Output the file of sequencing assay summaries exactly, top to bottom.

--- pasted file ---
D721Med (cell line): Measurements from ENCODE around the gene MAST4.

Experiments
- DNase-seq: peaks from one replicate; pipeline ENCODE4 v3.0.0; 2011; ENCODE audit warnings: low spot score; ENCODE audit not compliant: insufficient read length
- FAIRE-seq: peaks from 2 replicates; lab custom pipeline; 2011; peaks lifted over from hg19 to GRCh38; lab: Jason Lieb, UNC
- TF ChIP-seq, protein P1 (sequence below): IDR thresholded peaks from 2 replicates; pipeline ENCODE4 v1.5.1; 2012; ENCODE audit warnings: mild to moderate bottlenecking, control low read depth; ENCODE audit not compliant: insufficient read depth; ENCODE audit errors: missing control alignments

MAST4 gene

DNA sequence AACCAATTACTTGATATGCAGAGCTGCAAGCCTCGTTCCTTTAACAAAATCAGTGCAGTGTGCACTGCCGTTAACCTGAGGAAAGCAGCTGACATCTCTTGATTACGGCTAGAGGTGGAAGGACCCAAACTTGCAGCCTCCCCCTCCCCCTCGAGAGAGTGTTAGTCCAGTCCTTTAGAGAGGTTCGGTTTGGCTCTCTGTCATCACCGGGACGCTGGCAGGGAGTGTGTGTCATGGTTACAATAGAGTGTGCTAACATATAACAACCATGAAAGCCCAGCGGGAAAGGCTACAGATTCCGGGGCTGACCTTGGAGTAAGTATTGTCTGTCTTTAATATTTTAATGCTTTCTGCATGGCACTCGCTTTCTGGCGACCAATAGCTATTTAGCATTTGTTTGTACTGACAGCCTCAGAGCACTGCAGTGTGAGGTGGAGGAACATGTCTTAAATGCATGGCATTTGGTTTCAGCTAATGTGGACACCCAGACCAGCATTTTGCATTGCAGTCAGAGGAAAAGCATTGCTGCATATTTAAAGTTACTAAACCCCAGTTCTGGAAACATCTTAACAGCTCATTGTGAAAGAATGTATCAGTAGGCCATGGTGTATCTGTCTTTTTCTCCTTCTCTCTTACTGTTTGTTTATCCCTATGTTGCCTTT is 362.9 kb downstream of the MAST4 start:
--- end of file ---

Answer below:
D721Med (cell line): Measurements from ENCODE around the gene MAST4.

Experiments
- DNase-seq: peaks from one replicate; pipeline ENCODE4 v3.0.0; 2011; ENCODE audit warnings: low spot score; ENCODE audit not compliant: insufficient read length
- FAIRE-seq: peaks from 2 replicates; lab custom pipeline; 2011; peaks lifted over from hg19 to GRCh38; lab: Jason Lieb, UNC
- TF ChIP-seq, protein P1 (sequence below): IDR thresholded peaks from 2 replicates; pipeline ENCODE4 v1.5.1; 2012; ENCODE audit warnings: mild to moderate bottlenecking, control low read depth; ENCODE audit not compliant: insufficient read depth; ENCODE audit errors: missing control alignments

MAST4 gene

DNA sequence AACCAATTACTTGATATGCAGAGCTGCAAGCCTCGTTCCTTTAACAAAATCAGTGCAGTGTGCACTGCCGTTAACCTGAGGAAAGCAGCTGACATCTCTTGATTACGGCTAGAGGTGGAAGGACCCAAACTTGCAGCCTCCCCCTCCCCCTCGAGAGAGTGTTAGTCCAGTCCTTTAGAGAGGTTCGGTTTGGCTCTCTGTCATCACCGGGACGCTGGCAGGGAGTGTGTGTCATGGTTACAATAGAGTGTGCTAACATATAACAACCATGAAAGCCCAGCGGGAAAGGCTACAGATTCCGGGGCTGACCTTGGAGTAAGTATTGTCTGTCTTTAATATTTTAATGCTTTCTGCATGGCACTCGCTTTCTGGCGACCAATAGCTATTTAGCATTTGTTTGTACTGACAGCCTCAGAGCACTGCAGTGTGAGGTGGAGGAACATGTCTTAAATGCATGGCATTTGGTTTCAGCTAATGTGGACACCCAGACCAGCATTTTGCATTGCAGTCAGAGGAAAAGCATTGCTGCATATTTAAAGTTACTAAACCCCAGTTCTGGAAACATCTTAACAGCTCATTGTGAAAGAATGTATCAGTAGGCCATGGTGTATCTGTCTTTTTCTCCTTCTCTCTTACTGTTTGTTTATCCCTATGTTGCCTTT is 362.9 kb downstream of the MAST4 start: